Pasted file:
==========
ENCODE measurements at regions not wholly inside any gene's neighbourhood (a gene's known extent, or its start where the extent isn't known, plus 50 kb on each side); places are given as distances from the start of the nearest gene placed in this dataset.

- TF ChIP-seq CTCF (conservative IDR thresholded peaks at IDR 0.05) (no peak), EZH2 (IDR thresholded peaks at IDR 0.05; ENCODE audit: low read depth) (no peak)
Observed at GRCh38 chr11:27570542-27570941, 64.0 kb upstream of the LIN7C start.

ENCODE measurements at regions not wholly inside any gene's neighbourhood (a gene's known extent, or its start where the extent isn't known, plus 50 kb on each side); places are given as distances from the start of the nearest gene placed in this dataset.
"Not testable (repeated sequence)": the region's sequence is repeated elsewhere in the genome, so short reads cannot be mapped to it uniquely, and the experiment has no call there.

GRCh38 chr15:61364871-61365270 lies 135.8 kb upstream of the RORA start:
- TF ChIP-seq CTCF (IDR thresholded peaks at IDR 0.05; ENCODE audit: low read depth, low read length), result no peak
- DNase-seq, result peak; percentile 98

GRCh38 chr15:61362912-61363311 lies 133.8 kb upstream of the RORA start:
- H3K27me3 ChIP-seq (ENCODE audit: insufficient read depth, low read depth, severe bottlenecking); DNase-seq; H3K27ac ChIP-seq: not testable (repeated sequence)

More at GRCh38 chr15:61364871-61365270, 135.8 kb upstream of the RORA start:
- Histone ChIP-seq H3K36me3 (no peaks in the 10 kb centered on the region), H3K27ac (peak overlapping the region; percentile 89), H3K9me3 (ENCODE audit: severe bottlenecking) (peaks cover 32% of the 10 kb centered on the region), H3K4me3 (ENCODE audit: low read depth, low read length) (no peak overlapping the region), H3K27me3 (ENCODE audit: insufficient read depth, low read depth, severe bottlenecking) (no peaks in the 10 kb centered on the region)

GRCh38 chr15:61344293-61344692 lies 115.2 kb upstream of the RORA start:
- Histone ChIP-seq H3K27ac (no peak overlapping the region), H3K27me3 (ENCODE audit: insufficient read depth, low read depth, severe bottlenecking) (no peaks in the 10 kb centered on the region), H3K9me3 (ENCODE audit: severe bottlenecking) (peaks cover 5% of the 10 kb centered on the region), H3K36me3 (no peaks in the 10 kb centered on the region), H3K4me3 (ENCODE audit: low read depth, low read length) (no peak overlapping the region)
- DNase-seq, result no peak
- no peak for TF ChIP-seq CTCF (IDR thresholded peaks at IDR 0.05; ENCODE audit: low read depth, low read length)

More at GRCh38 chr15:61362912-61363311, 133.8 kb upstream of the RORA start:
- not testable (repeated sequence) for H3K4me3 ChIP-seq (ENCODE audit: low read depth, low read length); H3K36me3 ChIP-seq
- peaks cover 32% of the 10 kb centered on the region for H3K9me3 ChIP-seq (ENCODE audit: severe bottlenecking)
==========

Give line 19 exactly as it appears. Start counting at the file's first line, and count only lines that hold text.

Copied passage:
- peaks cover 32% of the 10 kb centered on the region for H3K9me3 ChIP-seq (ENCODE audit: severe bottlenecking)